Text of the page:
Although none of the three judgments was sent directly to him, husband does not contend that he failed to receive notice of the entry of any of those judgments.   He argues, however, that he never was properly served with the attorney fee statement and that he did not have actual notice of it until after entry of the supplemental judgment awarding fees.   He insists that wife should have served the attorney fee statement by sending a copy to him because he was then unrepresented.   Husband contends that, because he was not properly served with and had no notice of the attorney fee statement, he had no opportunity to object to it.   He also notes that the attorney fee statement was not timely filed with the trial court.

Wife “concedes” that “procedural errors” occurred in the service and filing of her attorney fee statement, but she does not identify the precise errors that she admits were committed.   She suggests that husband “probably” never received actual notice of the attorney fee affidavit, but she cites nothing in the record to support her belief.   Wife argues that the appropriate remedy here is not to vacate the attorney fee award but instead to remand the matter to the trial court to allow husband to present whatever objections he may have to her attorney fee statement.   We agree that a remand is warranted, although on somewhat different terms from those that wife suggests.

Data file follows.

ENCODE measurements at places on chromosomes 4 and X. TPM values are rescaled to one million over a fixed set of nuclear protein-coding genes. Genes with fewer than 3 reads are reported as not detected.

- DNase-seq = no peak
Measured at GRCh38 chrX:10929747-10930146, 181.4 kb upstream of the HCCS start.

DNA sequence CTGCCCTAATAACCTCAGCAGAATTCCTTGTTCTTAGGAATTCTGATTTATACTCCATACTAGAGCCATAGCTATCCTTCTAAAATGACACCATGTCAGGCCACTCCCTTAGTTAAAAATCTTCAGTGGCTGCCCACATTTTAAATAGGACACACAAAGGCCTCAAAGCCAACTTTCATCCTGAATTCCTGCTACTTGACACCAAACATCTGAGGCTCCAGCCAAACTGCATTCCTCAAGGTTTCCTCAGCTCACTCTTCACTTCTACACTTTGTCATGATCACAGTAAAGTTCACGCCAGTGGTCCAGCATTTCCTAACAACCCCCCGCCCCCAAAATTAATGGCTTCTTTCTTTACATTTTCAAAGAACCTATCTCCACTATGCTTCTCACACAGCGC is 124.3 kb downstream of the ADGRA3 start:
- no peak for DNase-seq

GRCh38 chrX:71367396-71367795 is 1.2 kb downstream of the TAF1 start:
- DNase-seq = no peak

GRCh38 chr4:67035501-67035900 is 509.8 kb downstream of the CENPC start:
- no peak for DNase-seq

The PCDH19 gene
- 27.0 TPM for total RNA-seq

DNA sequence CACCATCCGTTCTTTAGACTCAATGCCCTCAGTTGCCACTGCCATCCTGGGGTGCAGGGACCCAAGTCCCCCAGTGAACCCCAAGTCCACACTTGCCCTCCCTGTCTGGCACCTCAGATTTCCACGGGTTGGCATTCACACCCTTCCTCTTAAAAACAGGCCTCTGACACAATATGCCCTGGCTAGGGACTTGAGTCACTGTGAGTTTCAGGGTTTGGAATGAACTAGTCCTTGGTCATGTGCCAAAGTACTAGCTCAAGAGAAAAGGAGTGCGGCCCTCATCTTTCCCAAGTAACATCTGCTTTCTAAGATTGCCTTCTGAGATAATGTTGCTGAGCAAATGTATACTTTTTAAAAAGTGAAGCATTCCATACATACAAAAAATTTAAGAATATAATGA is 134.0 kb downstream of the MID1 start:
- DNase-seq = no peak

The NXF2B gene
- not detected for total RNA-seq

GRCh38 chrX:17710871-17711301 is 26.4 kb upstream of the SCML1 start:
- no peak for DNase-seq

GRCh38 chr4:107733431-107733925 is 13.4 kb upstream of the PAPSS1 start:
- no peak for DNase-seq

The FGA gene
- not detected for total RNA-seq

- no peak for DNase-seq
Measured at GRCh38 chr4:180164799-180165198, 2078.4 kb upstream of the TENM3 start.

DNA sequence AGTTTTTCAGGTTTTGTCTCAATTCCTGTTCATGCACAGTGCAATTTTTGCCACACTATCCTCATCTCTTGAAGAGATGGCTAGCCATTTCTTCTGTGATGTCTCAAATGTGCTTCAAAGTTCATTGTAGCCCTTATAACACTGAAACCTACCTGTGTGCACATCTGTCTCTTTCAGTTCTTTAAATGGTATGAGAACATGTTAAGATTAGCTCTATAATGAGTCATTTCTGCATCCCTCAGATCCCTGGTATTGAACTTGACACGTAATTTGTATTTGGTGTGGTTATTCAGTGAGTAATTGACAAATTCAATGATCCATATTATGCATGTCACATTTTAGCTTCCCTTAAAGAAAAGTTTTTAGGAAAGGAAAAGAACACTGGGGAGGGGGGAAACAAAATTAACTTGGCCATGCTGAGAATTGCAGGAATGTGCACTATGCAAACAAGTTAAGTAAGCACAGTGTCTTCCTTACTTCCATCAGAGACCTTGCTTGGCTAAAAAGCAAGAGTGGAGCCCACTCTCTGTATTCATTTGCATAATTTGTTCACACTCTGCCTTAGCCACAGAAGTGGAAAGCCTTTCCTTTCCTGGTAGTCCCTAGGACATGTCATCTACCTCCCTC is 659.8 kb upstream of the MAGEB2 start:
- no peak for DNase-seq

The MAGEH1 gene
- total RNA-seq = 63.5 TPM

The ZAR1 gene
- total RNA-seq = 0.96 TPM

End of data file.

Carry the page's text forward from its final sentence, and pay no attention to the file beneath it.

ORCP 68 C(4)(a) provides that:

“A party seeking attorney fees or costs and disbursements shall, not later than 14 days after entry of judgment pursuant to Rule 67: